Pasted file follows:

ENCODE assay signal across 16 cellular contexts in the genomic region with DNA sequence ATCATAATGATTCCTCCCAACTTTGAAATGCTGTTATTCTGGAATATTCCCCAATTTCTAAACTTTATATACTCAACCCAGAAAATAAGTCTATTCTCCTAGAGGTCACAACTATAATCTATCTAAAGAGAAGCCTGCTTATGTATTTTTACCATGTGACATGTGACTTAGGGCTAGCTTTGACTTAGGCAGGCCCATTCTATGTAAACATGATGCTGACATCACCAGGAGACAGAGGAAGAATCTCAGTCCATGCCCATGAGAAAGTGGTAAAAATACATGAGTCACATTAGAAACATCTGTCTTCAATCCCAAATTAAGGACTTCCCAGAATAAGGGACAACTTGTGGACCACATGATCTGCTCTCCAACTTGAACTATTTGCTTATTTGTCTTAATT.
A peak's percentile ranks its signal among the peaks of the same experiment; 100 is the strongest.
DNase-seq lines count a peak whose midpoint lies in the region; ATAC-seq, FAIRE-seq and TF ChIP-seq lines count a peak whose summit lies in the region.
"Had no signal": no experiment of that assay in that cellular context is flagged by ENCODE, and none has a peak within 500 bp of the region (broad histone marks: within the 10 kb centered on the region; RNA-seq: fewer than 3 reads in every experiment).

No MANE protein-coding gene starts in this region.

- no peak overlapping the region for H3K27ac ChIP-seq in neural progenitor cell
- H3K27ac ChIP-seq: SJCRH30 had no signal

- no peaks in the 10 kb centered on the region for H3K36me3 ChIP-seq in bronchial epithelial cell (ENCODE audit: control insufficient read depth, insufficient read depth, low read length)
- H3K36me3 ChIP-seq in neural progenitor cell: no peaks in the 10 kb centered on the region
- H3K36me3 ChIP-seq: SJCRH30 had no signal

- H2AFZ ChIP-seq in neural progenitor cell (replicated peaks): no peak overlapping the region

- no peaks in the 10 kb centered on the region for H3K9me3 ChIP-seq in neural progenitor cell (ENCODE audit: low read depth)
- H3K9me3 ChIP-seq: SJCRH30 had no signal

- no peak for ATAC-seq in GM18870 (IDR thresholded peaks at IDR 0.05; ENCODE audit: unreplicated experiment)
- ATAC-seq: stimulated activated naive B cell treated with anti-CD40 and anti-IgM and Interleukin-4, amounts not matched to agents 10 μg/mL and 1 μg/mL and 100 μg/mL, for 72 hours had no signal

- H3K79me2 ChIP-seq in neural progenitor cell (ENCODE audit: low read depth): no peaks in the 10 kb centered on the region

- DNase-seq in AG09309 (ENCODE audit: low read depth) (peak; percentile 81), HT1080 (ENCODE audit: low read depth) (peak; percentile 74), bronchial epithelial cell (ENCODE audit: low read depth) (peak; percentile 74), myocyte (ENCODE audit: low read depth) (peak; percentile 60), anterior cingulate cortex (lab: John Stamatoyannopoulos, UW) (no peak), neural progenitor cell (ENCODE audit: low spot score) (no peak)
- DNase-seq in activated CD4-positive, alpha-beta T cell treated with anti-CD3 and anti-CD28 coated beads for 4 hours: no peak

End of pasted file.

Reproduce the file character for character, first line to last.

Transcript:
ENCODE assay signal across 16 cellular contexts in the genomic region with DNA sequence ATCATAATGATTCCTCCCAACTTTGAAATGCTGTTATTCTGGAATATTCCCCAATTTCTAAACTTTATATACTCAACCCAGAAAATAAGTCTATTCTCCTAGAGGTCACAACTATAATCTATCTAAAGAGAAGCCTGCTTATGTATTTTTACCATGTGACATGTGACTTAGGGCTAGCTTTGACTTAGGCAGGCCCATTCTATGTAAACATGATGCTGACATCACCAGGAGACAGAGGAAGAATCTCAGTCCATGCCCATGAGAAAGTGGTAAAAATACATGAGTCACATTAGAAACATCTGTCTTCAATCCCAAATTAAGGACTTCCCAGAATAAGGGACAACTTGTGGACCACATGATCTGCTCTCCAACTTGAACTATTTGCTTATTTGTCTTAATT.
A peak's percentile ranks its signal among the peaks of the same experiment; 100 is the strongest.
DNase-seq lines count a peak whose midpoint lies in the region; ATAC-seq, FAIRE-seq and TF ChIP-seq lines count a peak whose summit lies in the region.
"Had no signal": no experiment of that assay in that cellular context is flagged by ENCODE, and none has a peak within 500 bp of the region (broad histone marks: within the 10 kb centered on the region; RNA-seq: fewer than 3 reads in every experiment).

No MANE protein-coding gene starts in this region.

- no peak overlapping the region for H3K27ac ChIP-seq in neural progenitor cell
- H3K27ac ChIP-seq: SJCRH30 had no signal

- no peaks in the 10 kb centered on the region for H3K36me3 ChIP-seq in bronchial epithelial cell (ENCODE audit: control insufficient read depth, insufficient read depth, low read length)
- H3K36me3 ChIP-seq in neural progenitor cell: no peaks in the 10 kb centered on the region
- H3K36me3 ChIP-seq: SJCRH30 had no signal

- H2AFZ ChIP-seq in neural progenitor cell (replicated peaks): no peak overlapping the region

- no peaks in the 10 kb centered on the region for H3K9me3 ChIP-seq in neural progenitor cell (ENCODE audit: low read depth)
- H3K9me3 ChIP-seq: SJCRH30 had no signal

- no peak for ATAC-seq in GM18870 (IDR thresholded peaks at IDR 0.05; ENCODE audit: unreplicated experiment)
- ATAC-seq: stimulated activated naive B cell treated with anti-CD40 and anti-IgM and Interleukin-4, amounts not matched to agents 10 μg/mL and 1 μg/mL and 100 μg/mL, for 72 hours had no signal

- H3K79me2 ChIP-seq in neural progenitor cell (ENCODE audit: low read depth): no peaks in the 10 kb centered on the region

- DNase-seq in AG09309 (ENCODE audit: low read depth) (peak; percentile 81), HT1080 (ENCODE audit: low read depth) (peak; percentile 74), bronchial epithelial cell (ENCODE audit: low read depth) (peak; percentile 74), myocyte (ENCODE audit: low read depth) (peak; percentile 60), anterior cingulate cortex (lab: John Stamatoyannopoulos, UW) (no peak), neural progenitor cell (ENCODE audit: low spot score) (no peak)
- DNase-seq in activated CD4-positive, alpha-beta T cell treated with anti-CD3 and anti-CD28 coated beads for 4 hours: no peak